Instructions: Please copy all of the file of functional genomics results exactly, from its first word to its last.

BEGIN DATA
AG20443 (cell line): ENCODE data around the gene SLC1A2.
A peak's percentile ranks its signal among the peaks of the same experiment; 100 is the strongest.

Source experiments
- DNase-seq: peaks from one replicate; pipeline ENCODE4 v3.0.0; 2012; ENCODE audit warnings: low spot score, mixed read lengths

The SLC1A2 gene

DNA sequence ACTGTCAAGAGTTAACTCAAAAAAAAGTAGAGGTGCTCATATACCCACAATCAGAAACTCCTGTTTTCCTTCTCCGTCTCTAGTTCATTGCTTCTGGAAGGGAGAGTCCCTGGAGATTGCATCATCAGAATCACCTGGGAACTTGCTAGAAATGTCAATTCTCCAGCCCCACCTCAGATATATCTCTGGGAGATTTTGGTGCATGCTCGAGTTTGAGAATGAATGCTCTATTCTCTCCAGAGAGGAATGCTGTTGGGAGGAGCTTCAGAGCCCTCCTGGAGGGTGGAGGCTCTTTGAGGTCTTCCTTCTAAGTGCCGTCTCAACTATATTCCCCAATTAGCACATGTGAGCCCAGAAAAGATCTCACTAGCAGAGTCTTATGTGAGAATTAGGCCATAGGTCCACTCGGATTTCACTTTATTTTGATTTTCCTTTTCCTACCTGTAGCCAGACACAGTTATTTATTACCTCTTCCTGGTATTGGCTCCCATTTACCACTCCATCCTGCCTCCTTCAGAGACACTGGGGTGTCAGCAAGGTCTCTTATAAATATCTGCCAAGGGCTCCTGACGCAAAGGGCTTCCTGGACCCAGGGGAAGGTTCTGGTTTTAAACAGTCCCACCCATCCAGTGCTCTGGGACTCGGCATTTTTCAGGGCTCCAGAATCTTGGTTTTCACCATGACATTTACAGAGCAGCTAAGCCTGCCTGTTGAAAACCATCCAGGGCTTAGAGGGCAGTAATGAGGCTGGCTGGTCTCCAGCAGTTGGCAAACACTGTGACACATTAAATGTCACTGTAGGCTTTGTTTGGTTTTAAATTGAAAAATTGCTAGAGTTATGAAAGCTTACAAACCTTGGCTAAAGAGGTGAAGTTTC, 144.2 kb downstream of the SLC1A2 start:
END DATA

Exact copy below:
AG20443 (cell line): ENCODE data around the gene SLC1A2.
A peak's percentile ranks its signal among the peaks of the same experiment; 100 is the strongest.

Source experiments
- DNase-seq: peaks from one replicate; pipeline ENCODE4 v3.0.0; 2012; ENCODE audit warnings: low spot score, mixed read lengths

The SLC1A2 gene

DNA sequence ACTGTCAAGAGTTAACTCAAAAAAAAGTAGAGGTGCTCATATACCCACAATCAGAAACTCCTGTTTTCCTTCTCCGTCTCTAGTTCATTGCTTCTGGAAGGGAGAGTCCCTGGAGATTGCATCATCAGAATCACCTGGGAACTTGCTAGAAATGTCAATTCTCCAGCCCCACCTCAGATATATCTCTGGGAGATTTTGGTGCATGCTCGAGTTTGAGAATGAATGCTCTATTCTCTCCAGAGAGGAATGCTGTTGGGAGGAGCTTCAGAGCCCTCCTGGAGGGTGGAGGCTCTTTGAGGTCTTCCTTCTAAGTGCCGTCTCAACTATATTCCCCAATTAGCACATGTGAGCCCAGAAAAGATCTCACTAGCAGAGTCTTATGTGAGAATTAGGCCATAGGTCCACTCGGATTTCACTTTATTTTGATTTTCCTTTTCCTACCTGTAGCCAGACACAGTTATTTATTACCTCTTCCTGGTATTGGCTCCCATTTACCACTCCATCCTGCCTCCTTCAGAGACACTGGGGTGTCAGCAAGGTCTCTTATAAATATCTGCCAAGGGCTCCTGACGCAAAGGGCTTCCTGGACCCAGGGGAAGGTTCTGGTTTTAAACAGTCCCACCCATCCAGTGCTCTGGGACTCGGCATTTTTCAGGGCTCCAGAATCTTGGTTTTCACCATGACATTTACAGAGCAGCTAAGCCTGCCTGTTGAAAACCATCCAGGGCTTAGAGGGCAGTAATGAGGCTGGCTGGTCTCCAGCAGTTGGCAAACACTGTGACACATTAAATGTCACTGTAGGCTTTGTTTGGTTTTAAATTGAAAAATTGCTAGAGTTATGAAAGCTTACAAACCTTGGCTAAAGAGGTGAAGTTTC, 144.2 kb downstream of the SLC1A2 start: